Ironically, I was just discussing this show from a feminist perspective during lunch today.

  18. Darcie says:

    Yeah, I was just thinking that she was a Chobit as well. In the end most men ended up replacing their wives and girlfriends with robots. The whole series is about how human interaction is replaced with an agreeable robot, and the pain that causes real women. Certainly men who were not looking for an intellectual stimulating relationship are attracted to machines that do all these subservient things for them.

    Is CLAMP Psychic?

  19. Hmmm… I wonder then what the perfect robot man is? At least she slaps men who try to touch her. That’s kind of funny, right? (looking for the bright side)

  20. Erica says:

    This can’t possibly be for real. It looks exactly like a Real Doll. And then this, emphasis mine: “Women usually try to talk to her. But men always want to touch her, and if they do it the wrong way she slaps them.”

    Earlier in the article, Le stated that he hasn’t overcome the obstacle of getting his android to walk in a human fashion (which is well known to be a huge challenge in robotics). But then he’s says he programmed her to slap programmed? I call bullshit. The arm movement required for that is just as challenging as walking, plus there are all sorts of judgment calls (how hard to hit, where to hit, who to hit) that just aren’t plausible.

    Show me a video of Aiko smacking somebody, I might believe. Show me pictures of Real-Doll-Aiko posed rigid by a mirror with a sponge, no fucking way. This guy is seeking attention, and the Sun went and gave it to him.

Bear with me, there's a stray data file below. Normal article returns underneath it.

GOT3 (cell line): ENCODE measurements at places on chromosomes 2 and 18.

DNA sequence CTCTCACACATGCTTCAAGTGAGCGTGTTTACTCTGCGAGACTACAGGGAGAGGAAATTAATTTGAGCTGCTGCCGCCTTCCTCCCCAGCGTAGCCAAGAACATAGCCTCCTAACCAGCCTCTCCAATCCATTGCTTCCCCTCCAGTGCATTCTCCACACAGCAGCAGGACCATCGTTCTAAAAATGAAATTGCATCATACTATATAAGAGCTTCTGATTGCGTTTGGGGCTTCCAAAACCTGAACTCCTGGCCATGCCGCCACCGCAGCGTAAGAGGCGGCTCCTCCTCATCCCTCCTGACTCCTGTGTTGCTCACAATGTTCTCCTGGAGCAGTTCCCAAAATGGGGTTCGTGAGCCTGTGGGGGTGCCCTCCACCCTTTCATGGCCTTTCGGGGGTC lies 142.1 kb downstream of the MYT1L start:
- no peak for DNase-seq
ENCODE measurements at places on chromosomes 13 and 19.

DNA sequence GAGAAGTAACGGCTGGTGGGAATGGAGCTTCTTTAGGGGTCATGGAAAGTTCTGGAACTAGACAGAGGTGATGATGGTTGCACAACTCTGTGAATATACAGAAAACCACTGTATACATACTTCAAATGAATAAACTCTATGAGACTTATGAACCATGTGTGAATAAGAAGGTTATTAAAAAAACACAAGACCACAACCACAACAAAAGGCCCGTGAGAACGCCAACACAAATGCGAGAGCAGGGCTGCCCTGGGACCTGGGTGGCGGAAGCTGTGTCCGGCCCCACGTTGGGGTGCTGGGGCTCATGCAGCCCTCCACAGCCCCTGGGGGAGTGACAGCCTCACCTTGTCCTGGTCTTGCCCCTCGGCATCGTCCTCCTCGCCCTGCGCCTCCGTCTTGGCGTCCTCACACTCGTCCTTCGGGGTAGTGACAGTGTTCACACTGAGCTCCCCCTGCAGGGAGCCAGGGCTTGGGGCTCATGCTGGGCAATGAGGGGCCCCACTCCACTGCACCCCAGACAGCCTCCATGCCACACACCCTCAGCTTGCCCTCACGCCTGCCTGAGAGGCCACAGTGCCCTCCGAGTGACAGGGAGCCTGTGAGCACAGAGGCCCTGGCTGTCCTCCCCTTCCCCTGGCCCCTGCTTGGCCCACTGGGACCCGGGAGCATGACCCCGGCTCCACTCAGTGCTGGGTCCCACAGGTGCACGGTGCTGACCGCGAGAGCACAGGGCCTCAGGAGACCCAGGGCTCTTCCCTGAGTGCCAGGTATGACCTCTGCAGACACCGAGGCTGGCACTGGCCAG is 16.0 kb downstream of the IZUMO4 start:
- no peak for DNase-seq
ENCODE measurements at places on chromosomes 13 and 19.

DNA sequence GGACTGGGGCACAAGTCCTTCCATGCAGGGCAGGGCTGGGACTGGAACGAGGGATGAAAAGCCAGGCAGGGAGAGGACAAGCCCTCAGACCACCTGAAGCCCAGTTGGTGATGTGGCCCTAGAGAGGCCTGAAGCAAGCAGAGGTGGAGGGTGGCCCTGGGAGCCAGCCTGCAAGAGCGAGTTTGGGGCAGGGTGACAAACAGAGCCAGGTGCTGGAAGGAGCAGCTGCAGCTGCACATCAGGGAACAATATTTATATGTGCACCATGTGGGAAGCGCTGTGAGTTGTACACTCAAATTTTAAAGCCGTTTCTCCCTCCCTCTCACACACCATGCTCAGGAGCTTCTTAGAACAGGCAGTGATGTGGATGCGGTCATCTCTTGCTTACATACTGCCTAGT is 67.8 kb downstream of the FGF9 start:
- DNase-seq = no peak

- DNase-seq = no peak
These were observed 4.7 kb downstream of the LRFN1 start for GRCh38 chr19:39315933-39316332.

As a commentary on the ideals of this creepy jerk, maybe it’s worth considering, but this ain’t a robot wife — hell, I doubt she has any wires in her at all. It’s interesting that whatever fantasy he built up around his Real Doll makes her a robot woman, though, rather than a real one…

  21. truth says:

    The guy didn’t build it for any sexual reasons. He just wanted a ‘female presence’ around. Sure he’s weird but don’t just assume he built it as a ‘sexbot’ just because it’s a woman. Assumptions are bad, mkay?

  22. Helen says:

    I’m disturbed that it’s described as “the perfect woman” at least in part because it looks more like a 12-year-old girl.
    Just me?

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  24. Roger says:

    I would rather have a woman tbh. This is really dumb if you ask me. When my life (22yo male’s life) hits the fan in the future mature yrs, how the hell is a robot going to comfort me?? And tell me it’s ok?

    The guy is dumb, I can’t say he hates women because he’s just not all there in the head I think.